Adulthood 101: Budget and manage money more wisely
DetailsHits: 631 Budgeting is an issue that college students deal with daily — facing the decision between saving their money and going out with their newfound friends. College is a learning experience, both academic and practical. Students learn time management and ways to make their dollars count.
“Generally speaking, those who view college as the first four years of true adulthood do much better than those who view college as an opportunity to extend their adolescence for four years prior to entering the ‘real world,’” said David Dumpe, Kent State professor of finance.
For freshman college students, the first year is usually their first time away from family. Because of that, students should be more aware of their funds and try to save while still enjoying the college experience.
“Give yourself a limit as to how much you can spend each month. Any leftover money can rollover to the next month,” Lianne Dunaway, Kent State senior, said. “Use your meal plan as much as you can. Spending money on fast food can really add up, so eat on campus as much as possible.”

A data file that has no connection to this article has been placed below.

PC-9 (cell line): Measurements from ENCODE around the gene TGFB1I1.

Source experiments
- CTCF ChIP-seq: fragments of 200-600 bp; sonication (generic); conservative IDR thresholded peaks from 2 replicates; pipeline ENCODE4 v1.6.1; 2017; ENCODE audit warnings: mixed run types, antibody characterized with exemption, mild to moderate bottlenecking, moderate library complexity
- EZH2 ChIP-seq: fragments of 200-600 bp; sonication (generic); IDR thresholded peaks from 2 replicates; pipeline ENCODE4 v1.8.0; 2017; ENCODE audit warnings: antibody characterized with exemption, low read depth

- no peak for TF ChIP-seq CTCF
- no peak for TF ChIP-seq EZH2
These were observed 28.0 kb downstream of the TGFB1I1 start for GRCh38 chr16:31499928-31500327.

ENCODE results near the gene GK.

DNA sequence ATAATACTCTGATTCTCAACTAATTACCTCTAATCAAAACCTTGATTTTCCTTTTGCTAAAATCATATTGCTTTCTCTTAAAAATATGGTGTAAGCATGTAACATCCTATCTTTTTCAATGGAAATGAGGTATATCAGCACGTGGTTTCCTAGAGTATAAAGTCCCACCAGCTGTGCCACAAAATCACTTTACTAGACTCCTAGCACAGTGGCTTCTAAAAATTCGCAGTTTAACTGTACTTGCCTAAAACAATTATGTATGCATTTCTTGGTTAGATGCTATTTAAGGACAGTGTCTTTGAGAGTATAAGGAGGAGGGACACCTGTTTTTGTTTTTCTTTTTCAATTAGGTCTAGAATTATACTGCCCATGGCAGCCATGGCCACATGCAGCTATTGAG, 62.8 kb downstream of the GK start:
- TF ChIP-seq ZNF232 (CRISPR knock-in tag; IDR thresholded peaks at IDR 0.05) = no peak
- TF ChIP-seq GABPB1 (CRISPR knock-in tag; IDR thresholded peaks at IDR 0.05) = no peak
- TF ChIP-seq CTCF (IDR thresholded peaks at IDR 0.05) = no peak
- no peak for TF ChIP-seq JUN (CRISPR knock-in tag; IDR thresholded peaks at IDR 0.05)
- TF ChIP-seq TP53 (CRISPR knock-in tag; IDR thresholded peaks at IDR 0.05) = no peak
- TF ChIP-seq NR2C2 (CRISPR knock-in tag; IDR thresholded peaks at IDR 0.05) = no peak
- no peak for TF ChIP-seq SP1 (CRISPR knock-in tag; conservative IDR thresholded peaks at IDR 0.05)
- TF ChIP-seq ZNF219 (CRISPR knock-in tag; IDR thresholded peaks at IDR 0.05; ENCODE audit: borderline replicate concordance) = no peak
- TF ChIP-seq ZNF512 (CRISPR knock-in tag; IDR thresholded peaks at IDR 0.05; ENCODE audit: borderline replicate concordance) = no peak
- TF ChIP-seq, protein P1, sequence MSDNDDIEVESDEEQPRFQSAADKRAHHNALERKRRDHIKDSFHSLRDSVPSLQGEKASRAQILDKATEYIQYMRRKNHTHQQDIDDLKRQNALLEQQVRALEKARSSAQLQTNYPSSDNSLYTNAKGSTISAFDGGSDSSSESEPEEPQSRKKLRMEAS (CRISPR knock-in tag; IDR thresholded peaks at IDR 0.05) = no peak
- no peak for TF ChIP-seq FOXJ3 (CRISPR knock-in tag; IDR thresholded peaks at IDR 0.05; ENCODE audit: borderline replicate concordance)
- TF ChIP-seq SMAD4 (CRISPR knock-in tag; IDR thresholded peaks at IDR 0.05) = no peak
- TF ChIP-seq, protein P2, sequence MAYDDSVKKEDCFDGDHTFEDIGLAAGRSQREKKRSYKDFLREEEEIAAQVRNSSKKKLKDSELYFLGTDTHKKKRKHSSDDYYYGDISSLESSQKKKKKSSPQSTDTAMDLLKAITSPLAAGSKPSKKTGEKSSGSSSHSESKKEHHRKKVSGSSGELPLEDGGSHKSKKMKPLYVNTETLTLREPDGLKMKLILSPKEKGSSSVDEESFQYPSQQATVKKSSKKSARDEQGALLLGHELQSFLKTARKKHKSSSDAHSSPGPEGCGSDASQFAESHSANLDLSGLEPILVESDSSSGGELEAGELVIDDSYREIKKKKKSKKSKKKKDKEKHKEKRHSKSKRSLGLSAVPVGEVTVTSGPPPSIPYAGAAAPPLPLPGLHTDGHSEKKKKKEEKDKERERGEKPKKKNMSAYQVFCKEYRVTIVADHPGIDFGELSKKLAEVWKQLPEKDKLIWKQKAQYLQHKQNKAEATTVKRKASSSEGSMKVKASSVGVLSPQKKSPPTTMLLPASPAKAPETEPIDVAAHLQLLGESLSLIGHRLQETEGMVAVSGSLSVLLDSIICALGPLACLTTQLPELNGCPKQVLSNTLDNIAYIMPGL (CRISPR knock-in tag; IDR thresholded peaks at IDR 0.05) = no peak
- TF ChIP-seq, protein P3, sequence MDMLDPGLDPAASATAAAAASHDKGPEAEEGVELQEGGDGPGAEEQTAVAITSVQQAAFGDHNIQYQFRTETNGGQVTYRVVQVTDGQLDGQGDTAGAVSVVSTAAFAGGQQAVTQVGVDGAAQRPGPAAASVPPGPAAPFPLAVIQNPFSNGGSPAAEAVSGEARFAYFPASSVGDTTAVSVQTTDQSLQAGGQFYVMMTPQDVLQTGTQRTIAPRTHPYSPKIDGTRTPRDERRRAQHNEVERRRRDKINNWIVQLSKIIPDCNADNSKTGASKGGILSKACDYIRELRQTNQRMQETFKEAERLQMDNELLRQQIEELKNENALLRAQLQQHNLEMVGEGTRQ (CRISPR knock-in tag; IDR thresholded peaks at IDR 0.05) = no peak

It’s easy to get caught up in the college life and forget the amount of funds available. However, Dumpe said it is important for students to maintain their accounts and manage their money wisely.
“Live within a budget. Know how much you will have. Plan to not spend more than that. Small items add up. A $1.80 beverage every weekday amounts to $135.00 over the course of the semester,” Dumpe said.
Students almost always have something going on in their social lives, but it is heavily advised to use the meal plan as much as possible to save money. “I used my meal plan for everything; I bought myself dinner and groceries with it,” said Kaitlyn Hartburg, Kent State sophomore.
Hartburg said the main thing she learned during her freshman year was to save change.
“You’d be surprised how much money you end up with,” Hartburg said.
Leslie Schurman, Kent State junior, said, “Watch the shopping. That bookstore can be tempting, but also expensive.”
Dumpe advised students to track their expenses on top of establishing a budget. If you don’t know where your money is going, it’s hard to control expenditures.
In The Girl’s Guide to Absolutely Everything, Melissa Kirsch recommended selling some unnecessary possessions to make a couple extra dollars. “When I don’t want clothes anymore I sell them on eBay,” Dunaway said. “Some stores won’t buy back a lot of clothes; people on eBay will buy anything that’s in good condition. I’ve gotten over $100 for ten shirts before.”